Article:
Item description for Gospel Of Matthew V1 (New Daily Study Bible) by William Barclay...
Overview The inspirational and insightful comments on the New Testament book of Matthew come from a beloved Scottish preacher. Now with updated language, the most popular commentary of all time comes with clarification of outdated phrases and illustrations.
Though we find the Gospel of Matthew first in the New Testament, many scholars believe that the Gospel of Mark is older. Matthew then is often seen as an expansion of Mark, incorporating most of the content of Mark while also adding sections that contain the teachings of Jesus, such as the Sermon on the Mount, and stories about the birth and infancy of Jesus. The Gospel of Matthew presents Jesus as one who is "God with us" even until the end of time.
For almost fifty years and for millions of readers, the Daily Study Bible commentaries have been the ideal help for both devotional and serious Bible study. Now, with the release of the New Daily Study Bible, a new generation will appreciate the wisdom of William Barclay. With clarification of less familiar illustrations and inclusion of more contemporary language, the New Daily Study Bible will continue to help individuals and groups discover what the message of the New Testament really means for their lives.
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Studio: Westminster John Knox Press
Est. Packaging Dimensions: Length: 7.31" Width: 5.1" Height: 0.97" Weight: 1 lbs.
Release Date Dec 1, 2001
Publisher PRESBYTERIAN PUBLISHING #86
Series New Daily Study Bible
ISBN 0664224911 ISBN13 9780664224912
Availability 0 units.
More About William Barclay
William Barclay (1907-1978) nacio en Wick (Escocia) en una familia de larga tradicion evangelica. Estudio en la Universidad y en el Trinity College de Glasgow, que completo con un semestre en la Universidad alemana de Marburgo. En 1933 fue ordenado al ministerio de la Iglesia de Escocia. Su primer y unico pastorado fue en Trinity Church de Renfrew, donde permaneceria casi catorce anos (1933-47). Dio clases de lengua y literatura del Nuevo Testamento en la Universidad de Glasglow hasta el dia de su jubilacion."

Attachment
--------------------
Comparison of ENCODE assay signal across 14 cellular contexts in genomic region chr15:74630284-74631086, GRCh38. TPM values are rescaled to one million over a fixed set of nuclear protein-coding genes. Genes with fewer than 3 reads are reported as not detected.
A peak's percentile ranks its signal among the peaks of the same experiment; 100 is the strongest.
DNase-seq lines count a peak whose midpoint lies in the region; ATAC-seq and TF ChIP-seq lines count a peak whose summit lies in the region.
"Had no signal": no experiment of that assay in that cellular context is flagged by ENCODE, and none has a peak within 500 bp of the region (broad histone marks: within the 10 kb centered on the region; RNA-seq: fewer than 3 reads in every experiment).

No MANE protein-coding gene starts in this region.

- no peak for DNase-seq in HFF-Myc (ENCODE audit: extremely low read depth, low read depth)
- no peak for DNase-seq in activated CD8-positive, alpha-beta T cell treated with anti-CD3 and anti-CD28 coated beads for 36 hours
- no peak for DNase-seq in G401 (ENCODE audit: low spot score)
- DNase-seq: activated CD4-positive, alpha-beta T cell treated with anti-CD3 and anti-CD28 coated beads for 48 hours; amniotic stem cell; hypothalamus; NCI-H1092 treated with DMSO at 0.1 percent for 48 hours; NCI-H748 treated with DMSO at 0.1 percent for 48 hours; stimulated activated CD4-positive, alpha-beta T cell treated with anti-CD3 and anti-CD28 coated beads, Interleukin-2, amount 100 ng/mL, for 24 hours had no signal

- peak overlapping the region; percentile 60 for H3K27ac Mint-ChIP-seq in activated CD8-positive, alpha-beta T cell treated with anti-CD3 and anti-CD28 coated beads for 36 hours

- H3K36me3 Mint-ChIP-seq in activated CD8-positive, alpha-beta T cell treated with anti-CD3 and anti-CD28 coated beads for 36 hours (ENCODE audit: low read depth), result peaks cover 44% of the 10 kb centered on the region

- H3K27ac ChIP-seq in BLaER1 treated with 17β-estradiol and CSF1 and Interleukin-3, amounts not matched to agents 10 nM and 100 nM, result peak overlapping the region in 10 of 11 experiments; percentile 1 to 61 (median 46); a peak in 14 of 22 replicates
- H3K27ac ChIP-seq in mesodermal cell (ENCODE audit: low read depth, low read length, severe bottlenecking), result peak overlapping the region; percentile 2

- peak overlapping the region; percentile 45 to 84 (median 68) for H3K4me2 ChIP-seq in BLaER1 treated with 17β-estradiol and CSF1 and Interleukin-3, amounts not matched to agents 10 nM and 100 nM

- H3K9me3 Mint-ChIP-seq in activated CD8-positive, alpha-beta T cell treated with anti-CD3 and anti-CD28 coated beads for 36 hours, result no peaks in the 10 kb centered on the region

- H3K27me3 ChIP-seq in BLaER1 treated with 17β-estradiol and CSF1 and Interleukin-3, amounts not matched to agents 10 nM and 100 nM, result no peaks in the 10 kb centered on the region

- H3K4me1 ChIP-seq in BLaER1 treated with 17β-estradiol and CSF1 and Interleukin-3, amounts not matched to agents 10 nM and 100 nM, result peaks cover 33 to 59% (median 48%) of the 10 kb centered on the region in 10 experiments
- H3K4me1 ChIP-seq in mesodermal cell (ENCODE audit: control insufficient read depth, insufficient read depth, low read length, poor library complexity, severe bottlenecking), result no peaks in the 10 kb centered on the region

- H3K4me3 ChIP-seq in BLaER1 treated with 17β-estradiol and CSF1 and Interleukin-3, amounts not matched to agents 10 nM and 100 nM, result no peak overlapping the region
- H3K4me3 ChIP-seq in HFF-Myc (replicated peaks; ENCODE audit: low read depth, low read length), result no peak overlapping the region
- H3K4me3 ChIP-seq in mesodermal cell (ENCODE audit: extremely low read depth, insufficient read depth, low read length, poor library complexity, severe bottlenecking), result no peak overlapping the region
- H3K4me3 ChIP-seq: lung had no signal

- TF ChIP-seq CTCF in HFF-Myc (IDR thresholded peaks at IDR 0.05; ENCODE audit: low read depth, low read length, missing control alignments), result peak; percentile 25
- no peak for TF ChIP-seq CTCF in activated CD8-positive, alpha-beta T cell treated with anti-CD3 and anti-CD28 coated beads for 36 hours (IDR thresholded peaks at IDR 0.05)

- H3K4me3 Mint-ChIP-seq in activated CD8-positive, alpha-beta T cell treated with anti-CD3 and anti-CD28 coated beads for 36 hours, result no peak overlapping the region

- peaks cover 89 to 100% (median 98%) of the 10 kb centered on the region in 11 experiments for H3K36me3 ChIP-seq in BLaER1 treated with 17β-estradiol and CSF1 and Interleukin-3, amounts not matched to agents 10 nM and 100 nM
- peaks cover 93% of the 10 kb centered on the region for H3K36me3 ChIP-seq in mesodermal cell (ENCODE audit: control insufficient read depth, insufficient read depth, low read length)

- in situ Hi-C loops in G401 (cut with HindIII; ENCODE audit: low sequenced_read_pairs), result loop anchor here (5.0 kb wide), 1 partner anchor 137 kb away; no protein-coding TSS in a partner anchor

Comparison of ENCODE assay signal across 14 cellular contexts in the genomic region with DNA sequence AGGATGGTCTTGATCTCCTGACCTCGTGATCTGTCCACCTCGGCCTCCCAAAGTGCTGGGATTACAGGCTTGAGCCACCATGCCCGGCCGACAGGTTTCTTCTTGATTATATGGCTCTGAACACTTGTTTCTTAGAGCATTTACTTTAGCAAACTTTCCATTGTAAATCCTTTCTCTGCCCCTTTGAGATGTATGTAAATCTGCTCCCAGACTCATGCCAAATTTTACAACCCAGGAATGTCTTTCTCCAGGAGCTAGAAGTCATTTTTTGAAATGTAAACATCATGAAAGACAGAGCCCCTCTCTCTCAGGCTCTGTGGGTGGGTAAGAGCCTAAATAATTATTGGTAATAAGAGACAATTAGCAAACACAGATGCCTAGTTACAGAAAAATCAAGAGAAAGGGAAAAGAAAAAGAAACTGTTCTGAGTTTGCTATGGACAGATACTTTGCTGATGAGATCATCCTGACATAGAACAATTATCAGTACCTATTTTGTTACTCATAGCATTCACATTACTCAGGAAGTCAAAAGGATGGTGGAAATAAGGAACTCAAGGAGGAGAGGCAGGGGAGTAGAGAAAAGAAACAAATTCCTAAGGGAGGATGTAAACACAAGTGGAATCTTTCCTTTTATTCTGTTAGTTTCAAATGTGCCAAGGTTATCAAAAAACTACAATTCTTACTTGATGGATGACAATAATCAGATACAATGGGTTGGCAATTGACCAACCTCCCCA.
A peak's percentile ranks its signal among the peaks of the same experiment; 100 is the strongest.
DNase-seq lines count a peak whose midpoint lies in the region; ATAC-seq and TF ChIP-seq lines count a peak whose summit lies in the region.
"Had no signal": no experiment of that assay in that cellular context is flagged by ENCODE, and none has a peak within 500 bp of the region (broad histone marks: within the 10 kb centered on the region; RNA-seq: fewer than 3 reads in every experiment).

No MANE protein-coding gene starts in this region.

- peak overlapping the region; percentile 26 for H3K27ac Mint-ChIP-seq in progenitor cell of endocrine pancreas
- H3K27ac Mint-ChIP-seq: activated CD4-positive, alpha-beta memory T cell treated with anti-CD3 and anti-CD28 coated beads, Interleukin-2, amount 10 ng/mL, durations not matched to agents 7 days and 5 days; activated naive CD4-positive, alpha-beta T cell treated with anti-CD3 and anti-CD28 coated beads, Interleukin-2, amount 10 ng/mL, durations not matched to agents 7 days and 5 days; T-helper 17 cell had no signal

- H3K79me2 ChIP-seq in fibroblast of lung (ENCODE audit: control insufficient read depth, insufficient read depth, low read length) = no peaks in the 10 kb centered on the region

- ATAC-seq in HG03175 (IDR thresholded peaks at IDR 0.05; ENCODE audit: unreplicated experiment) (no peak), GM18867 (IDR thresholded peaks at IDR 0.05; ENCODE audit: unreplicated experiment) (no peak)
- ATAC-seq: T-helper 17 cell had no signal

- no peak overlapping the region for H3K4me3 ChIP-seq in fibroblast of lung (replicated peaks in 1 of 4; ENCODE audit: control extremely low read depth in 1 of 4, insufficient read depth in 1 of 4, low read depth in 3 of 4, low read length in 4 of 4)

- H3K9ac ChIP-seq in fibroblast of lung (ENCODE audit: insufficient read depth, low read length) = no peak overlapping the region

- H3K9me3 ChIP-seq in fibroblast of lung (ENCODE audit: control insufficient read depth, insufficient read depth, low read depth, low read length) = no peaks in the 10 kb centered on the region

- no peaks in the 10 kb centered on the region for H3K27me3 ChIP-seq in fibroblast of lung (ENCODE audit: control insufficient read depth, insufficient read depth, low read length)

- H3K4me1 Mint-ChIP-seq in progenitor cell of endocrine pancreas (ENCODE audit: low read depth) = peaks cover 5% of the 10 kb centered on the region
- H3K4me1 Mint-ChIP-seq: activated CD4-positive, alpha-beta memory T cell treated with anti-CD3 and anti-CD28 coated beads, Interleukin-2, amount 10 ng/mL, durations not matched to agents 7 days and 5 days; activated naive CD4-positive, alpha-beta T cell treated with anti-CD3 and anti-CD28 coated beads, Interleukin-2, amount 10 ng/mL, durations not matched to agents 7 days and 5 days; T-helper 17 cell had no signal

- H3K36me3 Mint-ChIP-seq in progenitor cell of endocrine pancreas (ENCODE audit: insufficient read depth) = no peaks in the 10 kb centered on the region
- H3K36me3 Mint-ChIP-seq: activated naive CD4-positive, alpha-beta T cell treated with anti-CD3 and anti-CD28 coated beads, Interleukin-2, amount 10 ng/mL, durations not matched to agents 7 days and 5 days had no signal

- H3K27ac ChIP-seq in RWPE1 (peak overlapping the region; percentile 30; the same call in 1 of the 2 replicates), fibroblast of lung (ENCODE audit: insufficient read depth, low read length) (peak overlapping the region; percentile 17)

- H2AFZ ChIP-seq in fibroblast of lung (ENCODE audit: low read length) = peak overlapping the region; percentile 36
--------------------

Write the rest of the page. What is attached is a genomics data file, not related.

William Barclay was born in 1907 and died in 1978.
William Barclay has published or released items in the following series...
Reviews - What do customers think about Gospel Of Matthew V1 (New Daily Study Bible)?
one of the better commentaries Mar 12, 2007
According to one's view of the Bible and Christian beliefs, you will typically approach a commentator who shares your approach and viewpoints. Those who believe in literal interpretation will shun Barclay in favor of literal intepreters. However, if you are seeking a well-rounded and scholarly take on scripture commentary beyond a pastor's rendition or maybe a magazine's quick insights, here is a start with a simpler commentary for an alternative view.
Insightful, yet outdated Jul 7, 2006